[Hanna] says for the first time women are doing something for their own cause, not for the cause of men. They have this real missionary zeal about it – they are real pioneers of all this.
They were really challenging the notions of what was appropriate for women.
In 1912, the British Prime Minister Herbert Asquith visited Dublin – and members of the Women’s Social and Political Union threw a hatchet at his carriage. This was just one of the major direct action incidents involving British suffragettes.Source: TheJournal.ie/YouTube
“It was attacking private property, which the Irish militants never did – only government and political things,” says Ward. “So that creates hysteria.”
It becomes hard for suffragettes to hold meetings in public, and Ward says that the Irish public become hostile at this time towards the women.
By 1913, women have been barred from attending all mass meetings and all political meetings – even Frank Sheehy Skeffington was banned, so he went into one meeting dressed as a clergymen. “It becomes very difficult for them to do the kind of things they were doing because the politicians won’t meet them anymore,” says Ward.
“They continue to have militant activity depending on what’s happening but that dies down really in Dublin by the end of 1913 because there’s really very little else that they can do at this stage and the militant campaign is all really connected with the north.”
In 1916, tragedy strikes the Sheehy Skeffingtons. Both Hanna and Frank supported the Rising – the ideals if not the method, as they were pacifists. Frank was particularly concerned about the looting, which he felt took away from the idealism of the insurgents, says Ward.
Hanna volunteers at the GPO during the Rising. But her husband is arrested while handing out leaflets on Portobello Bridge (the leaflets were to discourage people from looting) and is later shot at Portobello Barracks.
A commission of inquiry took place into Frank’s death, and Hanna also met with the Prime Minister over the incident.
“She decides she needs to tell the world what happened to Frank and the British cover-up,” says Ward. “But because of the World War and censorship she decides America is the place to go.”
Hanna gets a false passport and effectively smuggles herself over to the USA, where she stays for 18 months sharing her story with audiences in venues as big as Carnegie Hall.
“Hanna was an experienced public speaker and an experienced lobbyist and propagandist at this time,” says Ward. She even published a pamphlet, titled ‘British imperialism as I have known it’ which explored what happened to her husband.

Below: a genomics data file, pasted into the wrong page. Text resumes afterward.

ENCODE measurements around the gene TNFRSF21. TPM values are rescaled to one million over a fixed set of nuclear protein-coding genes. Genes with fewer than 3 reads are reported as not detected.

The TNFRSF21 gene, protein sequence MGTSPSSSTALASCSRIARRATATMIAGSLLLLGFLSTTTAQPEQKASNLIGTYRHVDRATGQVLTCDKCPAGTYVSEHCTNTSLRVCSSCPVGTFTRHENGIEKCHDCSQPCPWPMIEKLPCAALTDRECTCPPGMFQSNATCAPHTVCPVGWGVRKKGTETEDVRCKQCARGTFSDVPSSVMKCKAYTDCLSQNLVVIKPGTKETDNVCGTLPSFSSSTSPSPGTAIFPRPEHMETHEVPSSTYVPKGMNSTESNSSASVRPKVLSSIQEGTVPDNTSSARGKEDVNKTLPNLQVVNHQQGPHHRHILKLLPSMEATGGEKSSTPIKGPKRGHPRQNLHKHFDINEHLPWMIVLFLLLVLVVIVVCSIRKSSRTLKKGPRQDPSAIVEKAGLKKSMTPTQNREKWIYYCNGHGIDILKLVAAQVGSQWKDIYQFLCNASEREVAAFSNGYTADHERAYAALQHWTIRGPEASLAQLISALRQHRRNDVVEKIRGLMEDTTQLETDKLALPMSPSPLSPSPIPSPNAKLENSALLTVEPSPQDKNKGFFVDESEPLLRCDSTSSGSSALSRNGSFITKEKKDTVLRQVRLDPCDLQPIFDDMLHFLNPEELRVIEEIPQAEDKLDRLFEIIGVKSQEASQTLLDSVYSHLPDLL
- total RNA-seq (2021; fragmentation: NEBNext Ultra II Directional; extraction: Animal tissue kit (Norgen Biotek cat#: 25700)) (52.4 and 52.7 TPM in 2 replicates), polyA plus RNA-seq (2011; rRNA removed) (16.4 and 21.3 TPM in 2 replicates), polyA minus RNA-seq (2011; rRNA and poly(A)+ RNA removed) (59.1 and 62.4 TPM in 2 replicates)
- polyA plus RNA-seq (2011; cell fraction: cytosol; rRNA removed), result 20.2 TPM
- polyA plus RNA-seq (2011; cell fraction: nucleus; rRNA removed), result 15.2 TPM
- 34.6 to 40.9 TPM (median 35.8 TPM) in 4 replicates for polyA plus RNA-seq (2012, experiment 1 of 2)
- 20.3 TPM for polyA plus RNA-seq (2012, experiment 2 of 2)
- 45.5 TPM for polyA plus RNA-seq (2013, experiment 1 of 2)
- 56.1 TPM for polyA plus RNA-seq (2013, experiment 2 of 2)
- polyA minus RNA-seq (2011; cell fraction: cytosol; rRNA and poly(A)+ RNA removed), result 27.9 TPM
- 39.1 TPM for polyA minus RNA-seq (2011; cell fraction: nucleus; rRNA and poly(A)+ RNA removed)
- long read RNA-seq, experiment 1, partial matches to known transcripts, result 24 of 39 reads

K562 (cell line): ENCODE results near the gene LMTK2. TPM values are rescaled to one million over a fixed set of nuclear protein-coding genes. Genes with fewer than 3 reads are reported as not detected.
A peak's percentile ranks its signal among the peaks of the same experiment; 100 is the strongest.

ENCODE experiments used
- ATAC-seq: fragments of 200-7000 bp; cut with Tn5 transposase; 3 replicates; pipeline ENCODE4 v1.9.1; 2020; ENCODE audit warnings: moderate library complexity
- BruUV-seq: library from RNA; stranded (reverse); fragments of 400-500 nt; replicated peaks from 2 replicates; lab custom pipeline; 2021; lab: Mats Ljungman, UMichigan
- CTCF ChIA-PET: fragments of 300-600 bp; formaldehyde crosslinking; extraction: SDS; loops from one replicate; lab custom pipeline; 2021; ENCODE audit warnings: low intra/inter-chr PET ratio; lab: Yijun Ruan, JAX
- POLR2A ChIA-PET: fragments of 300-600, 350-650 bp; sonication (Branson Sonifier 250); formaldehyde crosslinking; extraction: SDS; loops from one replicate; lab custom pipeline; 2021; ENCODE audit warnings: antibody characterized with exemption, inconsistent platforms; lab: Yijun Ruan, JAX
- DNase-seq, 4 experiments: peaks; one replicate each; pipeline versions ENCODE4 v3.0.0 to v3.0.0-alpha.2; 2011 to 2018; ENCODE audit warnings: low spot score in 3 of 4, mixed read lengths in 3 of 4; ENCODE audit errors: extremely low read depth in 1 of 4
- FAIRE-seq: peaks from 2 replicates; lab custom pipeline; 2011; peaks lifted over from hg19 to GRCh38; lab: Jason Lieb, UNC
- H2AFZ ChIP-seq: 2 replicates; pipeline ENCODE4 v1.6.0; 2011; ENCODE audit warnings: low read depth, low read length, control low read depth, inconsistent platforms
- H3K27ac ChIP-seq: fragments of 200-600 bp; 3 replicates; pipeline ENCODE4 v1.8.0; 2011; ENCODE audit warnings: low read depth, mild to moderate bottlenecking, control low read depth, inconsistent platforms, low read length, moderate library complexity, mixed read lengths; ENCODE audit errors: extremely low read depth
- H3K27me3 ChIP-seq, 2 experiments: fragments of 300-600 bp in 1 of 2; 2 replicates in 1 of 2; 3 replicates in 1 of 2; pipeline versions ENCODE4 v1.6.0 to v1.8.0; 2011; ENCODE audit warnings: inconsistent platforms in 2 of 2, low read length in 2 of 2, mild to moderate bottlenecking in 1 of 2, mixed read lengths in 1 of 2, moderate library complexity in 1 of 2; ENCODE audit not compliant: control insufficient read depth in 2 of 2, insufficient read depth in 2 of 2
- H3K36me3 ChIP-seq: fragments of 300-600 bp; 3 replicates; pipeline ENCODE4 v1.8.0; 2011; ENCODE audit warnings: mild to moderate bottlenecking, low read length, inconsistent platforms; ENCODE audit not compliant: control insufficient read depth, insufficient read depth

“She got to see President Wilson so I think it’s a mark of her status that the president agreed to see her,” says Ward of that time.
Hanna Sheehy Skeffington is one of the more recognisable names in the fight for Irish suffrage, but her biographer hopes that more attention is given to her achievements.
“She will get mentioned but without really understanding quite what her qualities were and I think if she had been someone more interested in political advancement she could easily have been a government minister and all of that later on,” says Ward. “She was on the first Fianna Fáil executive when it was formed but left as she didn’t agree with taking the oath to join the Dáil. She was always on the fringes of the more radical side of Irish politics which is not where people end up being known about or feted.”
Now that a plaque has been placed at Dublin Castle to mark her militant actions there, it’s perhaps a sign that Hanna Sheehy Skeffington’s legacy is reaching a new level in Ireland.
“She has to be looked at in the round, that her political career wasn’t simply as a suffrage militant but it was somebody who – she was a member of Dublin City Council, she was in local government for a long time, but when the Free State really formed she wasn’t a person who fitted in easily at all, she was on the sidelines for a long time,” says Ward.
Thanks to the fact that Hanna kept all of her documents, we have a great picture of what her life and career was like.
“She’s left us with a fantastic legacy of what Irish women have done through more than half a century,” says Ward.
Margaret Ward’s book Hanna Sheehy Skeffington is out now.